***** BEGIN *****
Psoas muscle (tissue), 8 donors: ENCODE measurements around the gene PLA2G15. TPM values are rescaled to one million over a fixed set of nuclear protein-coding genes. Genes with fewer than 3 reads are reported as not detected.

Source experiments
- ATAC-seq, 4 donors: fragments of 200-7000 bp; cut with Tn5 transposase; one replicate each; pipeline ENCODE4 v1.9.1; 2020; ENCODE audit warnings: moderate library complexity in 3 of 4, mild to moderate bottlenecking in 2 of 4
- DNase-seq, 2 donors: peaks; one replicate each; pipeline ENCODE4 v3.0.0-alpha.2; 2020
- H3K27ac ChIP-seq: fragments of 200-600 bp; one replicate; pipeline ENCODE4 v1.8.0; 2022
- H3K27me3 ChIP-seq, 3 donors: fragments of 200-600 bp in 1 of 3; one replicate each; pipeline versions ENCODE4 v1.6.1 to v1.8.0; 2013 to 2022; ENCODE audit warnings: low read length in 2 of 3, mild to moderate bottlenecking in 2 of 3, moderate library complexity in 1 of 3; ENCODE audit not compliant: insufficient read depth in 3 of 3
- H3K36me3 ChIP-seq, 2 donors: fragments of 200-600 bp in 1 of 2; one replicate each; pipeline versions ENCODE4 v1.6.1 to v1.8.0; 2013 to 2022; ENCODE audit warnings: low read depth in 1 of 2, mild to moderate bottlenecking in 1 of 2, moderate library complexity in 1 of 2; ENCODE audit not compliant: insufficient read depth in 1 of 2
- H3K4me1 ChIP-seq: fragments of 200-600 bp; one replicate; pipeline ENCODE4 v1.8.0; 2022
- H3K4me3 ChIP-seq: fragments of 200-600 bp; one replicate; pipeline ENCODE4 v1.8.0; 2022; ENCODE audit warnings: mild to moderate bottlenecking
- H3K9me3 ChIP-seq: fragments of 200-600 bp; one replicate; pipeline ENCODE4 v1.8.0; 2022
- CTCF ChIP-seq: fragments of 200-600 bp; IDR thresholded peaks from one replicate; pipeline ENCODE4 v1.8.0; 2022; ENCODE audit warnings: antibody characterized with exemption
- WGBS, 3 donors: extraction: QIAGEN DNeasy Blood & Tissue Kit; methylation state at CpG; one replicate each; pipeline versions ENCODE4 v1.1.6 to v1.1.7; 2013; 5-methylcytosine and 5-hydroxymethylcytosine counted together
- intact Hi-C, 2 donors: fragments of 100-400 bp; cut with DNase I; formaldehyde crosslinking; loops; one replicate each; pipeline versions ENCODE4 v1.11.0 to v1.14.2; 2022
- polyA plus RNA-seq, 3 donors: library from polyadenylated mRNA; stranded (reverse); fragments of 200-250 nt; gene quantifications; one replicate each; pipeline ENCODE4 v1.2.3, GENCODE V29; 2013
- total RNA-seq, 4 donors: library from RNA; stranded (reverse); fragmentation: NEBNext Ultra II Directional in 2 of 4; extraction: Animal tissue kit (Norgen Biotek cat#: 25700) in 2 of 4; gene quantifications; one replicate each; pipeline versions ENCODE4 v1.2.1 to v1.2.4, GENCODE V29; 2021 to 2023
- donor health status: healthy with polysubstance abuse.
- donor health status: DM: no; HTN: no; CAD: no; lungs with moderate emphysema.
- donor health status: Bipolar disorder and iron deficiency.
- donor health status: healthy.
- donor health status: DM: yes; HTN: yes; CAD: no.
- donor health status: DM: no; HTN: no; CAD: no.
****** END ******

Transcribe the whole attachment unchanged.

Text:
Psoas muscle (tissue), 8 donors: ENCODE measurements around the gene PLA2G15. TPM values are rescaled to one million over a fixed set of nuclear protein-coding genes. Genes with fewer than 3 reads are reported as not detected.

Source experiments
- ATAC-seq, 4 donors: fragments of 200-7000 bp; cut with Tn5 transposase; one replicate each; pipeline ENCODE4 v1.9.1; 2020; ENCODE audit warnings: moderate library complexity in 3 of 4, mild to moderate bottlenecking in 2 of 4
- DNase-seq, 2 donors: peaks; one replicate each; pipeline ENCODE4 v3.0.0-alpha.2; 2020
- H3K27ac ChIP-seq: fragments of 200-600 bp; one replicate; pipeline ENCODE4 v1.8.0; 2022
- H3K27me3 ChIP-seq, 3 donors: fragments of 200-600 bp in 1 of 3; one replicate each; pipeline versions ENCODE4 v1.6.1 to v1.8.0; 2013 to 2022; ENCODE audit warnings: low read length in 2 of 3, mild to moderate bottlenecking in 2 of 3, moderate library complexity in 1 of 3; ENCODE audit not compliant: insufficient read depth in 3 of 3
- H3K36me3 ChIP-seq, 2 donors: fragments of 200-600 bp in 1 of 2; one replicate each; pipeline versions ENCODE4 v1.6.1 to v1.8.0; 2013 to 2022; ENCODE audit warnings: low read depth in 1 of 2, mild to moderate bottlenecking in 1 of 2, moderate library complexity in 1 of 2; ENCODE audit not compliant: insufficient read depth in 1 of 2
- H3K4me1 ChIP-seq: fragments of 200-600 bp; one replicate; pipeline ENCODE4 v1.8.0; 2022
- H3K4me3 ChIP-seq: fragments of 200-600 bp; one replicate; pipeline ENCODE4 v1.8.0; 2022; ENCODE audit warnings: mild to moderate bottlenecking
- H3K9me3 ChIP-seq: fragments of 200-600 bp; one replicate; pipeline ENCODE4 v1.8.0; 2022
- CTCF ChIP-seq: fragments of 200-600 bp; IDR thresholded peaks from one replicate; pipeline ENCODE4 v1.8.0; 2022; ENCODE audit warnings: antibody characterized with exemption
- WGBS, 3 donors: extraction: QIAGEN DNeasy Blood & Tissue Kit; methylation state at CpG; one replicate each; pipeline versions ENCODE4 v1.1.6 to v1.1.7; 2013; 5-methylcytosine and 5-hydroxymethylcytosine counted together
- intact Hi-C, 2 donors: fragments of 100-400 bp; cut with DNase I; formaldehyde crosslinking; loops; one replicate each; pipeline versions ENCODE4 v1.11.0 to v1.14.2; 2022
- polyA plus RNA-seq, 3 donors: library from polyadenylated mRNA; stranded (reverse); fragments of 200-250 nt; gene quantifications; one replicate each; pipeline ENCODE4 v1.2.3, GENCODE V29; 2013
- total RNA-seq, 4 donors: library from RNA; stranded (reverse); fragmentation: NEBNext Ultra II Directional in 2 of 4; extraction: Animal tissue kit (Norgen Biotek cat#: 25700) in 2 of 4; gene quantifications; one replicate each; pipeline versions ENCODE4 v1.2.1 to v1.2.4, GENCODE V29; 2021 to 2023
- donor health status: healthy with polysubstance abuse.
- donor health status: DM: no; HTN: no; CAD: no; lungs with moderate emphysema.
- donor health status: Bipolar disorder and iron deficiency.
- donor health status: healthy.
- donor health status: DM: yes; HTN: yes; CAD: no.
- donor health status: DM: no; HTN: no; CAD: no.